Only 10% of electricity in the U.S. is from renewable sources, and not even 1% is from solar power. Two-thirds of renewable electricity is hydropower, which affects the environment worse than solar or wind electricity. By using clean renewables, like photovoltaic and wind energy, we can have great impacts on the health of the environment we live in. However the amount of renewable energy we use has only increased a few percentage points. At the Energy Information Administration you can the amount of total energy we use by type, and the amount of renewable energy we use by type.

How Do Photovoltaics Work? Here comes the technical science stuff, but I will try to keep it to a minimum. If you want more of a explanation How Stuff Works has a good one that is not too technical. Almost all PV panels are made of cells made from silicon crystals. The crystals are grown in labs, and then sliced into paper thin wafers. As the crystals are grown they are infused with metals to create a crystal that has a slight charge, either positive or negative. A positive and negative wafer are placed on top of each other with a small gap left between them. Because of the charges, the protons (on the negative wafer) and electrons (on the positive wafer) line up along the face of the wafers next to the gap; this forms a barrier that electrons cannot cross. When a sun particle (photon) hits the positively charged wafer it knocks an electronPV Panel1 over the gap onto the negatively charged wafer. Because the electron does not have enough energy to jump back across the gap, the electron must go through the wires, and anything connected to the wires, to get back to where it wants to be, on the positively charged wafer.

PV cells are connected to make a panel, and panels are connected to make an array that provides power to a house, business, or utility. Because each cell only produces a little energy, many cells and panels are connected together for electrical production. Each cell only produces electricity when the sun is shining on it. When installing a system for a home it is common to install enough panels to provide for the electricity that is used in a year on the whole. So at night or if there are overcast skies no electricity is being produced, but when the sun is out more electricity is being produced than is being used at that time. The extra electricity is sold to the utility or stored in car batteries.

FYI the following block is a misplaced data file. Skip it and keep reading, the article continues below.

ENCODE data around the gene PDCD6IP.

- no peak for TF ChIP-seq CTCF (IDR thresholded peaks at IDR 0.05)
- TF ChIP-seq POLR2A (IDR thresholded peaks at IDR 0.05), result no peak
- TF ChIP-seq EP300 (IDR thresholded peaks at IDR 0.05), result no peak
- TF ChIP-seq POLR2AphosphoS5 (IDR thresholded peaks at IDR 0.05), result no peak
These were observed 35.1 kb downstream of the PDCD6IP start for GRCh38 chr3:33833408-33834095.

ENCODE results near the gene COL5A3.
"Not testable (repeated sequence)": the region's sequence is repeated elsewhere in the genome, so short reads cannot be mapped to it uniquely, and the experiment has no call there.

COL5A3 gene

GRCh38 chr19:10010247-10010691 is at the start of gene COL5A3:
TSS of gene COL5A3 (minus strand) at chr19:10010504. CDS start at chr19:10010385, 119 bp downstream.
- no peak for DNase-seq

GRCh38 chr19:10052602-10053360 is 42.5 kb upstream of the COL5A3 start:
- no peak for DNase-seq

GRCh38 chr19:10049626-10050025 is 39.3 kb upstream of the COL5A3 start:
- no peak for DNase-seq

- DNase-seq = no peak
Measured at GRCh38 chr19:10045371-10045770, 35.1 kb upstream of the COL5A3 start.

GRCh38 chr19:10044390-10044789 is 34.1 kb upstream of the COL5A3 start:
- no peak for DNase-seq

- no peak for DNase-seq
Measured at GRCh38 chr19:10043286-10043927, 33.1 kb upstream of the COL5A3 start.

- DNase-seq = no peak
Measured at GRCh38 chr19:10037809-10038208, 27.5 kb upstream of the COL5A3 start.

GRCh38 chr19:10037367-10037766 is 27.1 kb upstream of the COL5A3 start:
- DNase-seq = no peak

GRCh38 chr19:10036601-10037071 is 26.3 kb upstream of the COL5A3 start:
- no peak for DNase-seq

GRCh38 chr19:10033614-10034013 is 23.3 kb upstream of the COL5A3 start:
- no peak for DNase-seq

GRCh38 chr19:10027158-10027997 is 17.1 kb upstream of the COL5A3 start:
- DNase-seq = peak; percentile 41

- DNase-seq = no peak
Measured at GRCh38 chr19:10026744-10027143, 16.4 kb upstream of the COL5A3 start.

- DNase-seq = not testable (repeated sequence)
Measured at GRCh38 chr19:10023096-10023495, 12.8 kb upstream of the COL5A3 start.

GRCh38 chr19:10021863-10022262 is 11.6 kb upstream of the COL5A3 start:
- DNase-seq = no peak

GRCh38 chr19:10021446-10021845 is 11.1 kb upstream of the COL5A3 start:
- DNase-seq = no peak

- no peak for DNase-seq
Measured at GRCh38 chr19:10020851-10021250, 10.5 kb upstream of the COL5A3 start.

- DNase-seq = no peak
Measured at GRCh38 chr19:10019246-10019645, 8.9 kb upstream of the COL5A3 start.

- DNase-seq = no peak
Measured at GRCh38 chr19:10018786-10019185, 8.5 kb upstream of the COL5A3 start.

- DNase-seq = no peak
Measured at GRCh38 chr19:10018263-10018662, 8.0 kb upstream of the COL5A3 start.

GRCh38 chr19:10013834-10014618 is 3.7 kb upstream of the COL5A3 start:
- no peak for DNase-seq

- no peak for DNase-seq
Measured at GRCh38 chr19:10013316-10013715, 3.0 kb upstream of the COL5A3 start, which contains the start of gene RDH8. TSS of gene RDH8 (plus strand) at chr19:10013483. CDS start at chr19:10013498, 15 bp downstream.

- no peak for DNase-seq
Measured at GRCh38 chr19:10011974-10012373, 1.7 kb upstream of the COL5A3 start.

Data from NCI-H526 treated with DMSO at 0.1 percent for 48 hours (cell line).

Silicon Crystal
A Silicon Crystal Bar
A Photovoltaic Cell

Although photovoltaic electricity is produced without emitting greenhouse gasses, or polluting our land and water, the PV panels have an environmental impact. The production and transportation of the panels uses resources and produces pollution waste. The panels are designed to last 30 years or more; at the end of their life they need to be disposed of properly. Many panels use lead to connect the PV cells, and may contain other harmful materials; improper disposal can contaminate our water, air, and land. Also, large scale solar farms affect the ecosystems where they are built, and can have a negative impact on the plants and animals living nearby. However, the negative impact of using photovoltaics is much less than the negative impact of using fossil or nuclear fuels. Therefore, it is important that we switch from these heavy polluters to more cleaner electricity sources, like solar PV. But, even when using clean energy we should not waste it in order to reduce the small impact clean energy has on the environment.

While there are many ways to harness the sun’s energy PV is the one most people think of first. However it is not the most widely used; anyone who has sat by a warm window on a cold winter’s day has used solar energy; anyone who has eaten fruits or vegetables grown outside has used solar energy. There are many ways to use clean solar energy. Gaia will be installing heaters that use the sun’s heat to heat office space.

Photovoltaics are a great way to provide electricity, with a minimal impact on the environment.  Clean, renewable energy sources, like solar and wind, are what is needed to curb climate change, and keep the Earth a clean, sustainable system. Follow Gaia as we install a photovoltaic system at our warehouse. Solar Electricity.

Gaia Will Install a Solar PV System

Over the next year Gaia will install a solar photovoltaic(PV) system for electricity. The suns energy is free, clean, and nearly infinite. By harvesting the energy Gaia will reduce our use of carbon and nuclear fuels, reduce greenhouse gas emissions, and become more sustainable.

The system will produce 11,500 kW’s of energy every year, covering about two-thirds of the electricity needed at Gaia’s facility. It will be mounted on raised racks outside of Gaia’s warehouse, near the community garden. This trellis system will provide shade when volunteers in the garden need a break, or when we, at Gaia, are eating lunch.